Key Difference – Evoke vs Provoke
Evoke and provoke are two verbs with similar meanings that are used to describe the stimulation of an emotion or feeling. Although both these verbs can refer to a simulation of an emotion, provoke is mainly used refer to a stimulation of a negative emotion or reaction whereas evoke is used to refer to both negative and positive emotions and reactions. This is the key difference between evoke and provoke.
What Does Evoke Mean?
Evoke means to recall something to the conscious mind. Thus, this verb refers to the stimulation of memory and emotions. The American Heritage Dictionary defines evoke as “to call to mind, as by suggestion, association, or reference” and the Oxford Dictionary defines it as “bring or recall (a feeling, memory, or image) to the conscious mind”.
The evocation of feelings or memory is not usually a deliberate act. For example, listening to a song or looking at a painting can evoke a memory of the past. Similarly, a person’s remark can also evoke a feeling or memory. But the verb evoke implies that the recalling of the feeling or memory is spontaneous.
The following sentences will help you to understand the meaning and usage of the verb evoke more clearly.
Her beautiful voice evoked memories of childhood.
The story of the refugees was able to evoke the sympathy of the audience.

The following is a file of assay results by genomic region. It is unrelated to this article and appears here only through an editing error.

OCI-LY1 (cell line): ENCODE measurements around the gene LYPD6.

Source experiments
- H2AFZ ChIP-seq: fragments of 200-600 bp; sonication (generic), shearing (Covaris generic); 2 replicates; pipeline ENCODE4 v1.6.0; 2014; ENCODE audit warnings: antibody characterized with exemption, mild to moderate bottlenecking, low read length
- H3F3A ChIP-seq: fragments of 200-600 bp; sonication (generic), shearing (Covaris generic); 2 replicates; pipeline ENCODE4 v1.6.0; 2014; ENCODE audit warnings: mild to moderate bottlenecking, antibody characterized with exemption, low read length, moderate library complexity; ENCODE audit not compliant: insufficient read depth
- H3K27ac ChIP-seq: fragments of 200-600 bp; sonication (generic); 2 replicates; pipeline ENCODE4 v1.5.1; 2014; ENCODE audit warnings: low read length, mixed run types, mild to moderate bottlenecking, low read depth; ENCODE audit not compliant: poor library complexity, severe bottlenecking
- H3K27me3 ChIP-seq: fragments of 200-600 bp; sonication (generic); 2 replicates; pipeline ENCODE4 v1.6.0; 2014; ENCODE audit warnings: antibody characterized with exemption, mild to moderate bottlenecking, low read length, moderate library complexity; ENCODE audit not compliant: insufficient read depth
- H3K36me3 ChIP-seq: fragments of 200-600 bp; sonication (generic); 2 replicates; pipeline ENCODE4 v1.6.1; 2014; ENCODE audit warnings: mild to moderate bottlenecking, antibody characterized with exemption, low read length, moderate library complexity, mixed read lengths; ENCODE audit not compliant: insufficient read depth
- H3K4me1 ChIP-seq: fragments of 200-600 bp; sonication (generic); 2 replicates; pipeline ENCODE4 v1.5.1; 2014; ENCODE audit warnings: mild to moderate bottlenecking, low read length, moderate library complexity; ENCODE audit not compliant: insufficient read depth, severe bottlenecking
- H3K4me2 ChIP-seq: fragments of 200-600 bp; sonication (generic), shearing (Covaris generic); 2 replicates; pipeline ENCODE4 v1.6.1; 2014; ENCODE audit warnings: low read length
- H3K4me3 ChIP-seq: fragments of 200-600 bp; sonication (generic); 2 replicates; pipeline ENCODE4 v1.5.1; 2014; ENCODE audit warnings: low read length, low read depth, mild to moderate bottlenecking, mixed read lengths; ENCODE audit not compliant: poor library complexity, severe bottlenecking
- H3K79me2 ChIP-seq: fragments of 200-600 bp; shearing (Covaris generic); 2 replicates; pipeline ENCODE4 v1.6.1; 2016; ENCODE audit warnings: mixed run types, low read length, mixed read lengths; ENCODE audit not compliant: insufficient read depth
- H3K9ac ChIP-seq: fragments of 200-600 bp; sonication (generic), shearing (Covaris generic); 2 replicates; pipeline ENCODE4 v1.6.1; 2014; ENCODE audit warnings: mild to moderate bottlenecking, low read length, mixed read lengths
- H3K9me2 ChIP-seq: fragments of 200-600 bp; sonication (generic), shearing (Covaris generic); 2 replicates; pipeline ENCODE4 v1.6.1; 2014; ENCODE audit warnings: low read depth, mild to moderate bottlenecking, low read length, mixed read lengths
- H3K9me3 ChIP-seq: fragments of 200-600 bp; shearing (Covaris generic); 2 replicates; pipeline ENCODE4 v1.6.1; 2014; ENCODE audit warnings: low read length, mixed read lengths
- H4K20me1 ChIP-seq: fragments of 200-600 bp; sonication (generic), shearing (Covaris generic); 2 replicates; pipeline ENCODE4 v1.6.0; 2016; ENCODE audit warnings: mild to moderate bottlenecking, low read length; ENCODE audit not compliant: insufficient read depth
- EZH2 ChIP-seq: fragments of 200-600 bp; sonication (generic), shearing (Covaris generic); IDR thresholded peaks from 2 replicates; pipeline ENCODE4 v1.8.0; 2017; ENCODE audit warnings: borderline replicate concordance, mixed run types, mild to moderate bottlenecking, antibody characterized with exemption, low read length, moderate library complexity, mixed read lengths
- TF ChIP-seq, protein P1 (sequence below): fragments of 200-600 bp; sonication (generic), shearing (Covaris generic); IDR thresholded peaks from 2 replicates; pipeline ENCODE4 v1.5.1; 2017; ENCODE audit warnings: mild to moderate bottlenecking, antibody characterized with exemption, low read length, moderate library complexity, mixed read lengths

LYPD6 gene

The scene evoked nostalgic memories of his childhood.
The film evoked pleasant memories of time spent at school.
His actions have always evoked distrust, so I refused to believe him.
What Does Provoke Mean
Provoke mainly refers to a stimulation of a strong or negative emotion or reaction. It is also used with unwelcome feelings like anger and irritation. Provoke can also mean “to incite anger or resentment” (American Heritage Dictionary). Provoking someone is usually a deliberate action. For example, making an insulting remark to someone knowing that he’ll get angry can be described as provoking someone. Look at the following example sentences to understand the meaning of the verb provoke more clearly.
She shouted taunts over the fence to provoke his anger.
Despite their numerous slurs, he refused to be provoked.
The news provoked a storm of protests from the general public.
Eyewitnesses suggest that the protestors were deliberately provoking violence.
The guide explained that the animals usually don’t attack unless they are provoked.
He tried hard to provoke me, but I was very patient.
What is the difference between Evoke and Provoke?
Evoke vs Provoke
|Evoke means to recall something to the conscious mind.||Provoke means to stimulate a negative reaction or emotion in someone.|
|Type of Emotion|
|This verb is associated with both positive and negative emotions.||This verb is associated with negative or unwelcome emotions like anger.|
|Type of Action|
|Evoke typically refers to a spontaneous action.||Provoke typically refers to a deliberate action.
Summary – Evoke vs Provoke
Evoke and provoke both refer to a stimulation of an emotion or feeling. However, provoke typically refers to the stimulation of a strong and unwelcome emotion or reaction such as anger or resentment. Evoke, on the other hand, is used with both negative and positive emotions, i.e., it can be used in relation to pleasant or unpleasant emotions or memories. In addition, evoke tends to be a spontaneous action whereas provoke can be the result of a deliberate action. This is the difference between evoke and provoke.
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